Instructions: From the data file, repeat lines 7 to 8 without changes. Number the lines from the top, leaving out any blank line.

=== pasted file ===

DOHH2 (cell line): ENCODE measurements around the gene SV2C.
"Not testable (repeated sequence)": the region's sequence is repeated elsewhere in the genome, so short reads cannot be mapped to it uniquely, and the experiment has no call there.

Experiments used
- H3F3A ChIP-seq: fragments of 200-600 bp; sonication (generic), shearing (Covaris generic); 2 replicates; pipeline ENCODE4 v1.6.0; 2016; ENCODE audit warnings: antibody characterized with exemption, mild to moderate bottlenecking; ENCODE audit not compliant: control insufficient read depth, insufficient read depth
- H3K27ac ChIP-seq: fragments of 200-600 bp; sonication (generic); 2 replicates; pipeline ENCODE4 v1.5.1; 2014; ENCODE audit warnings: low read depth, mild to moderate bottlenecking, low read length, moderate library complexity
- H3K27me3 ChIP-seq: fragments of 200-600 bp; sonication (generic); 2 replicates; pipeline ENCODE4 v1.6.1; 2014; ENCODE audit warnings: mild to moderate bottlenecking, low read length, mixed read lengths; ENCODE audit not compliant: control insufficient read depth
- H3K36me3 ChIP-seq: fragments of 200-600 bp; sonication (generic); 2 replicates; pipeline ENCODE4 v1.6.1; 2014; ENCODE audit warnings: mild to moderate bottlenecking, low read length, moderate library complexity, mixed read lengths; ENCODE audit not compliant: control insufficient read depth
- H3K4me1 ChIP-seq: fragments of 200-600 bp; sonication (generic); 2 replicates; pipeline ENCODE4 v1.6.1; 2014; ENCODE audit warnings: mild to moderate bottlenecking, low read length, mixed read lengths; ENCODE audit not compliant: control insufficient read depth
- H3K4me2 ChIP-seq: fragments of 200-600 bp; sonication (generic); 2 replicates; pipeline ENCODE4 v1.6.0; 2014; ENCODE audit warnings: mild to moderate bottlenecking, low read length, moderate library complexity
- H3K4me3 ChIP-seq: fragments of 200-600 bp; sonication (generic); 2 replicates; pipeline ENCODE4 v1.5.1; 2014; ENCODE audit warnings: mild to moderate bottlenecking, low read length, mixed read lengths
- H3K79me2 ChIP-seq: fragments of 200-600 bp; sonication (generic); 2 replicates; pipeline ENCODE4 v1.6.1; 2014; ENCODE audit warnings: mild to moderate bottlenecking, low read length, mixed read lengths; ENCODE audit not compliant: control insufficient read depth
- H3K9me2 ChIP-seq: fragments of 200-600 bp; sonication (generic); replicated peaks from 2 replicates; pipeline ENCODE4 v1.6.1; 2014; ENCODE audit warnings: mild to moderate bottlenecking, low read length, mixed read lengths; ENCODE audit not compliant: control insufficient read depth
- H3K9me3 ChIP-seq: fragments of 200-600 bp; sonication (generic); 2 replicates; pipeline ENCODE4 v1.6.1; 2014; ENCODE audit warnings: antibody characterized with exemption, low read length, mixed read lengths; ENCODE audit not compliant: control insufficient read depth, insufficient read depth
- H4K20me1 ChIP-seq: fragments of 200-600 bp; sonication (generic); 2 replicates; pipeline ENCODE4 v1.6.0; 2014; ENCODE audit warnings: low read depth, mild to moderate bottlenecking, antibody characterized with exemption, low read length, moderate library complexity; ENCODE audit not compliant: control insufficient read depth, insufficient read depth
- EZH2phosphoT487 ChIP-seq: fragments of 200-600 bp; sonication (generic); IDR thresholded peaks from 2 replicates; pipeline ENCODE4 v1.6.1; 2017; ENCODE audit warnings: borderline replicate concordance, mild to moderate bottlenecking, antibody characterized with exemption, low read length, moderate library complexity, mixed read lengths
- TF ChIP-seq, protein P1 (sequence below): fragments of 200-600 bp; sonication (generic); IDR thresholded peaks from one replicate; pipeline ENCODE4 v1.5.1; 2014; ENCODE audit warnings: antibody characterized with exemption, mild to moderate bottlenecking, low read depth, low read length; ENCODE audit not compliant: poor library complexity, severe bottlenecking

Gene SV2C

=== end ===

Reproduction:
- H3K36me3 ChIP-seq: fragments of 200-600 bp; sonication (generic); 2 replicates; pipeline ENCODE4 v1.6.1; 2014; ENCODE audit warnings: mild to moderate bottlenecking, low read length, moderate library complexity, mixed read lengths; ENCODE audit not compliant: control insufficient read depth
- H3K4me1 ChIP-seq: fragments of 200-600 bp; sonication (generic); 2 replicates; pipeline ENCODE4 v1.6.1; 2014; ENCODE audit warnings: mild to moderate bottlenecking, low read length, mixed read lengths; ENCODE audit not compliant: control insufficient read depth